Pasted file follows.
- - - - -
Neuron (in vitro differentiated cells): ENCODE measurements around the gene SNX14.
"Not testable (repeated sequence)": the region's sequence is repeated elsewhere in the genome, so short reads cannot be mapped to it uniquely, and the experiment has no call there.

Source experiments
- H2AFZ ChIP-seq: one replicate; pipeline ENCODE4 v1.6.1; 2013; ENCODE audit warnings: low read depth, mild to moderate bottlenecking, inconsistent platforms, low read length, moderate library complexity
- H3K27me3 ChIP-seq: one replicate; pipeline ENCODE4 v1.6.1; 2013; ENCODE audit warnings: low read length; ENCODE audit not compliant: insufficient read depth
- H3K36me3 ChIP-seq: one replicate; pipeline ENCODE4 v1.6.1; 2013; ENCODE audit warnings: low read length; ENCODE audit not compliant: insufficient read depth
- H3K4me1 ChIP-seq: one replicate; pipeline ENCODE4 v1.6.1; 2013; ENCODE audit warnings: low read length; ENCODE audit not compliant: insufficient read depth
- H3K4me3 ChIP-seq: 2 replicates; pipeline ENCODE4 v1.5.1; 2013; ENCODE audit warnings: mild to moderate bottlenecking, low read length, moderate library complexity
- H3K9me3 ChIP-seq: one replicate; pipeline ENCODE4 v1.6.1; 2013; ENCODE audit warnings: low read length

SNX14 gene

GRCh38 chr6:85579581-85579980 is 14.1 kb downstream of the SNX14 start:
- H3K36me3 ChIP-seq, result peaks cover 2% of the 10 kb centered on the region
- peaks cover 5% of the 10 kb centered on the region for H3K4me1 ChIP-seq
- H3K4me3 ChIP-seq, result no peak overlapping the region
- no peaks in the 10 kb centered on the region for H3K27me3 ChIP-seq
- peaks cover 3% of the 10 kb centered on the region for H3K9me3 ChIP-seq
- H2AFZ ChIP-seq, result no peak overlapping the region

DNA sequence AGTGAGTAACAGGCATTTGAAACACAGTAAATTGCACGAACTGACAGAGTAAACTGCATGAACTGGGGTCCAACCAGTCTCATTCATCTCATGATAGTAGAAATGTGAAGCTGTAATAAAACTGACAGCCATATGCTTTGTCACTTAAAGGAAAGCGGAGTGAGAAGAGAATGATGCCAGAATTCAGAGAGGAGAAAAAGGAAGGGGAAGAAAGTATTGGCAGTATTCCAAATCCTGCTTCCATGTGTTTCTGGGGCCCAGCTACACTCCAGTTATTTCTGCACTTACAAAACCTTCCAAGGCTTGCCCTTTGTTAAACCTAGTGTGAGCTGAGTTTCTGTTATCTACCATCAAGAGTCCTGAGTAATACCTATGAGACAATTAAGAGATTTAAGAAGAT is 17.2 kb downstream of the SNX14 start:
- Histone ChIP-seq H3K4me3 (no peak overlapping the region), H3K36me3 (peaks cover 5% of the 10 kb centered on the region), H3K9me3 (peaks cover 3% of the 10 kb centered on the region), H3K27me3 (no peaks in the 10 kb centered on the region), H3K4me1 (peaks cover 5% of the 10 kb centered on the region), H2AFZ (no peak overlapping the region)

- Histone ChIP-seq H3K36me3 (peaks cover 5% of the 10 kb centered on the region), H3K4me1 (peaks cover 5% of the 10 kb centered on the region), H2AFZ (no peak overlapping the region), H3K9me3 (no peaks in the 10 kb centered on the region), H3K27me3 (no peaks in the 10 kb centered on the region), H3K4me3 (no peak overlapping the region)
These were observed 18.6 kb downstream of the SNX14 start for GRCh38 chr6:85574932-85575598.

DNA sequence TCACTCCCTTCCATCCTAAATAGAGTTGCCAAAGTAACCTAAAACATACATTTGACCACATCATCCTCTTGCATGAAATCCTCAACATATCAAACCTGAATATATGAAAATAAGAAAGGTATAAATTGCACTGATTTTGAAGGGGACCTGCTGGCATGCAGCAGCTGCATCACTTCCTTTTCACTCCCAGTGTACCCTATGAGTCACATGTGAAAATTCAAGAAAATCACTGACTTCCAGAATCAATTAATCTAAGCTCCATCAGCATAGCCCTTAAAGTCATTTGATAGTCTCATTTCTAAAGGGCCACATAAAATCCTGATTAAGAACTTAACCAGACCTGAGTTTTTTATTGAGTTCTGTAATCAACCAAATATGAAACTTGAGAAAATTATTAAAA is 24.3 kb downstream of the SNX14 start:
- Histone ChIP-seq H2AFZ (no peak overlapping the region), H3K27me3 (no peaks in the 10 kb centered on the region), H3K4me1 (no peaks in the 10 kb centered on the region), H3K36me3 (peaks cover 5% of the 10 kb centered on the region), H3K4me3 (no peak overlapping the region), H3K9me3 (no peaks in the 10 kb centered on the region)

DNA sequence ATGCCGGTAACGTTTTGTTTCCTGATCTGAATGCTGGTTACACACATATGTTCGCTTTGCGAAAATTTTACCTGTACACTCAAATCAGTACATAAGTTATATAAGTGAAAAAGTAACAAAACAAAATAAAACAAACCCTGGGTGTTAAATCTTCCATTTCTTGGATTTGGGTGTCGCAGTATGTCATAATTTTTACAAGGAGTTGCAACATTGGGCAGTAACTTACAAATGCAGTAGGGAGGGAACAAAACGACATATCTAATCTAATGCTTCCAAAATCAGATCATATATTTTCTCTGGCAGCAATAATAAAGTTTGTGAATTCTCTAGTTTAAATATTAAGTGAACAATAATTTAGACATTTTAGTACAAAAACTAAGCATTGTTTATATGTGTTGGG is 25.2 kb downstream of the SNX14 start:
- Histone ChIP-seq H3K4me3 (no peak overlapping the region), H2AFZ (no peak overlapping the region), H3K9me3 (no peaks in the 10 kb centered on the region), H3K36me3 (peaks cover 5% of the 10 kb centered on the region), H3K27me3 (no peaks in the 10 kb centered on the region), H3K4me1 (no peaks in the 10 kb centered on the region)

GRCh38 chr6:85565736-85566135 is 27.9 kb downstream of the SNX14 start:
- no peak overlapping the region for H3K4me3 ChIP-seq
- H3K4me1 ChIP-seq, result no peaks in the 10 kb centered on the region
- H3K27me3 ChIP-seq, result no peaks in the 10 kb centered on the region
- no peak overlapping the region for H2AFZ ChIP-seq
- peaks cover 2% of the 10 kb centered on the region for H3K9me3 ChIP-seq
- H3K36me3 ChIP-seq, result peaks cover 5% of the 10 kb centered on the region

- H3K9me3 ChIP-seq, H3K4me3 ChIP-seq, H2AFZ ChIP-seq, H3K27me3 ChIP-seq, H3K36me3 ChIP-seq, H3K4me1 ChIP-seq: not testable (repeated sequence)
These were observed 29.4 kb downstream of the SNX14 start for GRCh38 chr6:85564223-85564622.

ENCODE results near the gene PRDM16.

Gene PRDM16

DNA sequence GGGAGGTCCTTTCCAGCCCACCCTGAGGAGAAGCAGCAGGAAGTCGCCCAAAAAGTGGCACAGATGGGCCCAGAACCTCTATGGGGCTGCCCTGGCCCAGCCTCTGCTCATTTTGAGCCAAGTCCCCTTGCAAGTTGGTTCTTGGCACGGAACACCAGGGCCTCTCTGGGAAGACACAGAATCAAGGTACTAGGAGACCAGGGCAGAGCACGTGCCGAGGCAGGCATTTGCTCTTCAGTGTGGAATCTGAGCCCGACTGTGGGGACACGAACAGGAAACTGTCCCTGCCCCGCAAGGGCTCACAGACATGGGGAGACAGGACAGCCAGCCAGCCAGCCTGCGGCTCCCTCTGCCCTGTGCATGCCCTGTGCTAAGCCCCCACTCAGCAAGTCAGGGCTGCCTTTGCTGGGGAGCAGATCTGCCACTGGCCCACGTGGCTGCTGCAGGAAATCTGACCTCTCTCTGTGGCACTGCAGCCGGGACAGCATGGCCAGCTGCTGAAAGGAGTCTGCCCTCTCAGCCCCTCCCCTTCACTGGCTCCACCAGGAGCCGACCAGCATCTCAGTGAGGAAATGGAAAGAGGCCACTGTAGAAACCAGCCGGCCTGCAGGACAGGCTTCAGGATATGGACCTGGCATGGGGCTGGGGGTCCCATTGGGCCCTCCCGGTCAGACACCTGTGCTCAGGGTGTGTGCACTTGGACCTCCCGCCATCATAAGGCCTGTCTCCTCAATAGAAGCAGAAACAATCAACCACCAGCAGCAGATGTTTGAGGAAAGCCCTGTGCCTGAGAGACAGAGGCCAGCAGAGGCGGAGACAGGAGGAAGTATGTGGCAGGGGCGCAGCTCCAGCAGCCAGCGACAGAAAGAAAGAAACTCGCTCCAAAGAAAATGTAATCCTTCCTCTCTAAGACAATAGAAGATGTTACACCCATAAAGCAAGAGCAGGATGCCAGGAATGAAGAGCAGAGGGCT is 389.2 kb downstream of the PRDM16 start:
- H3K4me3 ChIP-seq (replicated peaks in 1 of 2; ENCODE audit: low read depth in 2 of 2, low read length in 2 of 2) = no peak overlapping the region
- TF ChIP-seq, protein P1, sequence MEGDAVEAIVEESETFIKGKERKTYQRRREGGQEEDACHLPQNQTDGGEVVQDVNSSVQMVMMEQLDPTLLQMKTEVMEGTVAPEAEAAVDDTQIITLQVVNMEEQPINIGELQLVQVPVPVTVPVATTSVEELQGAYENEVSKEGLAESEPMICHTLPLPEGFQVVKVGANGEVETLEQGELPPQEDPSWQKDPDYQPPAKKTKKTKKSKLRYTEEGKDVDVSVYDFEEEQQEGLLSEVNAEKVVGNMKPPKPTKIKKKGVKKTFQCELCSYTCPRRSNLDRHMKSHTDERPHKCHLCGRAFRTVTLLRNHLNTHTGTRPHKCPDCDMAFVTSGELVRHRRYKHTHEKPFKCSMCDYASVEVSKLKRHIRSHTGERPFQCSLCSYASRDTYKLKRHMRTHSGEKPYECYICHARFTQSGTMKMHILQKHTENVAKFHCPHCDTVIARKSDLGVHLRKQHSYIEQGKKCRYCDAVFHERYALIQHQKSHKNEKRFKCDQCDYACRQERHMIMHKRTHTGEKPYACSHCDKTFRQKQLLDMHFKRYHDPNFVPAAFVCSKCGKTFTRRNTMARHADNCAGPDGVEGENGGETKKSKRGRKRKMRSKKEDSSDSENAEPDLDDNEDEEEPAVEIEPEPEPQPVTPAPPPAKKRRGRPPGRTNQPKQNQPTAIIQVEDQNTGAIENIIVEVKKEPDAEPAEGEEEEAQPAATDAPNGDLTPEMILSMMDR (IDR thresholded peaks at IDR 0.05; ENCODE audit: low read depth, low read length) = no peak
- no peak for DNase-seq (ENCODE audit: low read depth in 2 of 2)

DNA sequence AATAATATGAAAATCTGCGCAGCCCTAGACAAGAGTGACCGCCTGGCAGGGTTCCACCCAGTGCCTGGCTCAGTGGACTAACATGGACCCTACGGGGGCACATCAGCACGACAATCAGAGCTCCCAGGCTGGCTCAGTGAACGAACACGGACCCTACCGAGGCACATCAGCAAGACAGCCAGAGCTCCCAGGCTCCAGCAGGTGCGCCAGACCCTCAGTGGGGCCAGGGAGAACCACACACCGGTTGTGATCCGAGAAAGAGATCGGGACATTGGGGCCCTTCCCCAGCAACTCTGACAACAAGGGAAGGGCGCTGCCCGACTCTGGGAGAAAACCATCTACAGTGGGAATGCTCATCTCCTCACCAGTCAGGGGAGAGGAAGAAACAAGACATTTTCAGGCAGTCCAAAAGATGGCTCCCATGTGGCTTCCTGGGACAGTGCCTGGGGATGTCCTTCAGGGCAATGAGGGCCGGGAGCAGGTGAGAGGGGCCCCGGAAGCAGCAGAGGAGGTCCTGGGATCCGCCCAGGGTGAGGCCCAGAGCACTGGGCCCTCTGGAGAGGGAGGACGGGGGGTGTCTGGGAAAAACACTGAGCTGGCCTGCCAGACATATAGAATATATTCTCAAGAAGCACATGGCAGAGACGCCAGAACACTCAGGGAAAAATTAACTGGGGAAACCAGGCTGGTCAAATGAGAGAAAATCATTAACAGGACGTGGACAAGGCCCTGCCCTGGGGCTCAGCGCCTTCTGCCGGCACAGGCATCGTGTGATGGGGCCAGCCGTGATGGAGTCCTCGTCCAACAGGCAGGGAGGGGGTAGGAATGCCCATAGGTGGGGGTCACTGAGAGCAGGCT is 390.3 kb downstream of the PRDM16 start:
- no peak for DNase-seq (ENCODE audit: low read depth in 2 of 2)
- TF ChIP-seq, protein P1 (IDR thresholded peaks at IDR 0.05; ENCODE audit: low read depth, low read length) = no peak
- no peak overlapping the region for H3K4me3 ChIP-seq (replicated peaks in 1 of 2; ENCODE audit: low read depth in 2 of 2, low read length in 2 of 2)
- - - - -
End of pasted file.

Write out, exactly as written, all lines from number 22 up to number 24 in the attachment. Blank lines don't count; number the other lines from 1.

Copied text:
DNA sequence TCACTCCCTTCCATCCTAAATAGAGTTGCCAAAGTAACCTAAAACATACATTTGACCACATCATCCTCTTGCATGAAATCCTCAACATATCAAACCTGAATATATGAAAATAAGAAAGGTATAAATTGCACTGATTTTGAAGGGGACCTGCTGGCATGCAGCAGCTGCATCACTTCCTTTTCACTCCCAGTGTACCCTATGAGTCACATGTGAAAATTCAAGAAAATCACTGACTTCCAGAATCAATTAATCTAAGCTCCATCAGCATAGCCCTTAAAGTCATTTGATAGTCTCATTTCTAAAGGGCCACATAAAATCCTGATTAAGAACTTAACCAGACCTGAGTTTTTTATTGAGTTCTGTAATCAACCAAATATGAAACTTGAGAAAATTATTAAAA is 24.3 kb downstream of the SNX14 start:
- Histone ChIP-seq H2AFZ (no peak overlapping the region), H3K27me3 (no peaks in the 10 kb centered on the region), H3K4me1 (no peaks in the 10 kb centered on the region), H3K36me3 (peaks cover 5% of the 10 kb centered on the region), H3K4me3 (no peak overlapping the region), H3K9me3 (no peaks in the 10 kb centered on the region)

DNA sequence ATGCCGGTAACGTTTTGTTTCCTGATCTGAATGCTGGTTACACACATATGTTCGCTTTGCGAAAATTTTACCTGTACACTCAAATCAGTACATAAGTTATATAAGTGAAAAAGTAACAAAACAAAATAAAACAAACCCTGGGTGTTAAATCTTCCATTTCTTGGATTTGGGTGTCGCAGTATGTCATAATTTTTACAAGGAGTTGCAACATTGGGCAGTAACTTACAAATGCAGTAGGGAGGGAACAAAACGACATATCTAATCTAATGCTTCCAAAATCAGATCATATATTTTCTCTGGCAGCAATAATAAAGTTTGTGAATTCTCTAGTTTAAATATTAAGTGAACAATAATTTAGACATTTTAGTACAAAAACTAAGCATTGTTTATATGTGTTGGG is 25.2 kb downstream of the SNX14 start: